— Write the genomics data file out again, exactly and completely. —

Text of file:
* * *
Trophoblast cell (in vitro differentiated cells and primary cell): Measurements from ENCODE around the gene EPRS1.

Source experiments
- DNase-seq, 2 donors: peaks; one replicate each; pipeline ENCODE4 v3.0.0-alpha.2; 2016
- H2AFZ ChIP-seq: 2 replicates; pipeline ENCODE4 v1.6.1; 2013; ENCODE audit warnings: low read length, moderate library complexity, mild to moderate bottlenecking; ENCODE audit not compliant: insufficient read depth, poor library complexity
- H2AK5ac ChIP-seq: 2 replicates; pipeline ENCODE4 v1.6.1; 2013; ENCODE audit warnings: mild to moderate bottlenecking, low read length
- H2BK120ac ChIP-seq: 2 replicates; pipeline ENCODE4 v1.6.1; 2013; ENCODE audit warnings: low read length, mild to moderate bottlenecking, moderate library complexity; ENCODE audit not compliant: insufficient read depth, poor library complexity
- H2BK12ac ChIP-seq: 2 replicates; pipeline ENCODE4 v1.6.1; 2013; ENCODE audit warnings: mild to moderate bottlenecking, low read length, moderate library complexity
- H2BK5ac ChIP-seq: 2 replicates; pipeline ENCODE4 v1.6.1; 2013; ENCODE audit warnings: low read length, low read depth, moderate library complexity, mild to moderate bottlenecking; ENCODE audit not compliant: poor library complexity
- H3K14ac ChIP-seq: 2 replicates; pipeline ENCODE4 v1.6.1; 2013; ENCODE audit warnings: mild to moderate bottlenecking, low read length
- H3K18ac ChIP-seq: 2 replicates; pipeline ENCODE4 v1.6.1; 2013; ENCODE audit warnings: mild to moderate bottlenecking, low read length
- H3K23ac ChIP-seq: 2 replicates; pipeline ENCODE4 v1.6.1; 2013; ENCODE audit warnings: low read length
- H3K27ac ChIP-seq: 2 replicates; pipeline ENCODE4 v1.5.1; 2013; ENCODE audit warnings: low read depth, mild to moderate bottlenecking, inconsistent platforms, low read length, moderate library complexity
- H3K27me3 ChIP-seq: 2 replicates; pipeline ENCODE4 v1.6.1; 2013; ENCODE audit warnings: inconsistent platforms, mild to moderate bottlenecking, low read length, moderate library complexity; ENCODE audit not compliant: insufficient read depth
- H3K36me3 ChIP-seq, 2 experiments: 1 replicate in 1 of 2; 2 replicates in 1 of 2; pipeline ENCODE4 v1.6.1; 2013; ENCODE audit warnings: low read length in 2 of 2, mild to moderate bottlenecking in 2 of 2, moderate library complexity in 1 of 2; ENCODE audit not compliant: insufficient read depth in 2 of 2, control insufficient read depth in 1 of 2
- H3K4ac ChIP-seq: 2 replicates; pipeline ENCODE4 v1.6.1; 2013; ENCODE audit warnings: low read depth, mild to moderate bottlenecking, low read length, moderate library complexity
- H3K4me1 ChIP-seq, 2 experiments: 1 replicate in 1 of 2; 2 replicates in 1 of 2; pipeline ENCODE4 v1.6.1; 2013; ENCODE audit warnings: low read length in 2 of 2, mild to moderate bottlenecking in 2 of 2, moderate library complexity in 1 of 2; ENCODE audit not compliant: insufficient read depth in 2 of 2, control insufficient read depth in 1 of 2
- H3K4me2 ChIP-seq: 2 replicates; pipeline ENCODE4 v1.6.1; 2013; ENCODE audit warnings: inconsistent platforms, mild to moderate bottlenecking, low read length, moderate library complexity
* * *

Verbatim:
Trophoblast cell (in vitro differentiated cells and primary cell): Measurements from ENCODE around the gene EPRS1.

Source experiments
- DNase-seq, 2 donors: peaks; one replicate each; pipeline ENCODE4 v3.0.0-alpha.2; 2016
- H2AFZ ChIP-seq: 2 replicates; pipeline ENCODE4 v1.6.1; 2013; ENCODE audit warnings: low read length, moderate library complexity, mild to moderate bottlenecking; ENCODE audit not compliant: insufficient read depth, poor library complexity
- H2AK5ac ChIP-seq: 2 replicates; pipeline ENCODE4 v1.6.1; 2013; ENCODE audit warnings: mild to moderate bottlenecking, low read length
- H2BK120ac ChIP-seq: 2 replicates; pipeline ENCODE4 v1.6.1; 2013; ENCODE audit warnings: low read length, mild to moderate bottlenecking, moderate library complexity; ENCODE audit not compliant: insufficient read depth, poor library complexity
- H2BK12ac ChIP-seq: 2 replicates; pipeline ENCODE4 v1.6.1; 2013; ENCODE audit warnings: mild to moderate bottlenecking, low read length, moderate library complexity
- H2BK5ac ChIP-seq: 2 replicates; pipeline ENCODE4 v1.6.1; 2013; ENCODE audit warnings: low read length, low read depth, moderate library complexity, mild to moderate bottlenecking; ENCODE audit not compliant: poor library complexity
- H3K14ac ChIP-seq: 2 replicates; pipeline ENCODE4 v1.6.1; 2013; ENCODE audit warnings: mild to moderate bottlenecking, low read length
- H3K18ac ChIP-seq: 2 replicates; pipeline ENCODE4 v1.6.1; 2013; ENCODE audit warnings: mild to moderate bottlenecking, low read length
- H3K23ac ChIP-seq: 2 replicates; pipeline ENCODE4 v1.6.1; 2013; ENCODE audit warnings: low read length
- H3K27ac ChIP-seq: 2 replicates; pipeline ENCODE4 v1.5.1; 2013; ENCODE audit warnings: low read depth, mild to moderate bottlenecking, inconsistent platforms, low read length, moderate library complexity
- H3K27me3 ChIP-seq: 2 replicates; pipeline ENCODE4 v1.6.1; 2013; ENCODE audit warnings: inconsistent platforms, mild to moderate bottlenecking, low read length, moderate library complexity; ENCODE audit not compliant: insufficient read depth
- H3K36me3 ChIP-seq, 2 experiments: 1 replicate in 1 of 2; 2 replicates in 1 of 2; pipeline ENCODE4 v1.6.1; 2013; ENCODE audit warnings: low read length in 2 of 2, mild to moderate bottlenecking in 2 of 2, moderate library complexity in 1 of 2; ENCODE audit not compliant: insufficient read depth in 2 of 2, control insufficient read depth in 1 of 2
- H3K4ac ChIP-seq: 2 replicates; pipeline ENCODE4 v1.6.1; 2013; ENCODE audit warnings: low read depth, mild to moderate bottlenecking, low read length, moderate library complexity
- H3K4me1 ChIP-seq, 2 experiments: 1 replicate in 1 of 2; 2 replicates in 1 of 2; pipeline ENCODE4 v1.6.1; 2013; ENCODE audit warnings: low read length in 2 of 2, mild to moderate bottlenecking in 2 of 2, moderate library complexity in 1 of 2; ENCODE audit not compliant: insufficient read depth in 2 of 2, control insufficient read depth in 1 of 2
- H3K4me2 ChIP-seq: 2 replicates; pipeline ENCODE4 v1.6.1; 2013; ENCODE audit warnings: inconsistent platforms, mild to moderate bottlenecking, low read length, moderate library complexity